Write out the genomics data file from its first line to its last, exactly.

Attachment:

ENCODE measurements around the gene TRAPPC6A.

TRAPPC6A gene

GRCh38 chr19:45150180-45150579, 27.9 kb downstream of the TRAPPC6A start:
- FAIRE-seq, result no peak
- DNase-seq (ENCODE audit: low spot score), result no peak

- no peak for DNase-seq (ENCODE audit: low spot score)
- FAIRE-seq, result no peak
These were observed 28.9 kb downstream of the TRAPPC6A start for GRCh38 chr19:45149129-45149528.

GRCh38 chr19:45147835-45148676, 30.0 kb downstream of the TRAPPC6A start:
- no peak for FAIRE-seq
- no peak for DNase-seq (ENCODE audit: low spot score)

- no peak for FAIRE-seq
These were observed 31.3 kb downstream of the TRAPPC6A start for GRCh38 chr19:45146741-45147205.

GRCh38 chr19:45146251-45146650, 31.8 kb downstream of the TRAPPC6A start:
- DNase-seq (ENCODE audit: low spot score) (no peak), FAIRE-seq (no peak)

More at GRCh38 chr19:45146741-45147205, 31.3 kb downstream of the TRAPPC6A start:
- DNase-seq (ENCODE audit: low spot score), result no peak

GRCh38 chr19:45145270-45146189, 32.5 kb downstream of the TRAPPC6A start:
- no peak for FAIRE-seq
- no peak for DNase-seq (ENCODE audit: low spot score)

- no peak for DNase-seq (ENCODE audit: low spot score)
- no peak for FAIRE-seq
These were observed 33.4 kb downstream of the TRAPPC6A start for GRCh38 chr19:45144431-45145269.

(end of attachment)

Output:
ENCODE measurements around the gene TRAPPC6A.

TRAPPC6A gene

GRCh38 chr19:45150180-45150579, 27.9 kb downstream of the TRAPPC6A start:
- FAIRE-seq, result no peak
- DNase-seq (ENCODE audit: low spot score), result no peak

- no peak for DNase-seq (ENCODE audit: low spot score)
- FAIRE-seq, result no peak
These were observed 28.9 kb downstream of the TRAPPC6A start for GRCh38 chr19:45149129-45149528.

GRCh38 chr19:45147835-45148676, 30.0 kb downstream of the TRAPPC6A start:
- no peak for FAIRE-seq
- no peak for DNase-seq (ENCODE audit: low spot score)

- no peak for FAIRE-seq
These were observed 31.3 kb downstream of the TRAPPC6A start for GRCh38 chr19:45146741-45147205.

GRCh38 chr19:45146251-45146650, 31.8 kb downstream of the TRAPPC6A start:
- DNase-seq (ENCODE audit: low spot score) (no peak), FAIRE-seq (no peak)

More at GRCh38 chr19:45146741-45147205, 31.3 kb downstream of the TRAPPC6A start:
- DNase-seq (ENCODE audit: low spot score), result no peak

GRCh38 chr19:45145270-45146189, 32.5 kb downstream of the TRAPPC6A start:
- no peak for FAIRE-seq
- no peak for DNase-seq (ENCODE audit: low spot score)

- no peak for DNase-seq (ENCODE audit: low spot score)
- no peak for FAIRE-seq
These were observed 33.4 kb downstream of the TRAPPC6A start for GRCh38 chr19:45144431-45145269.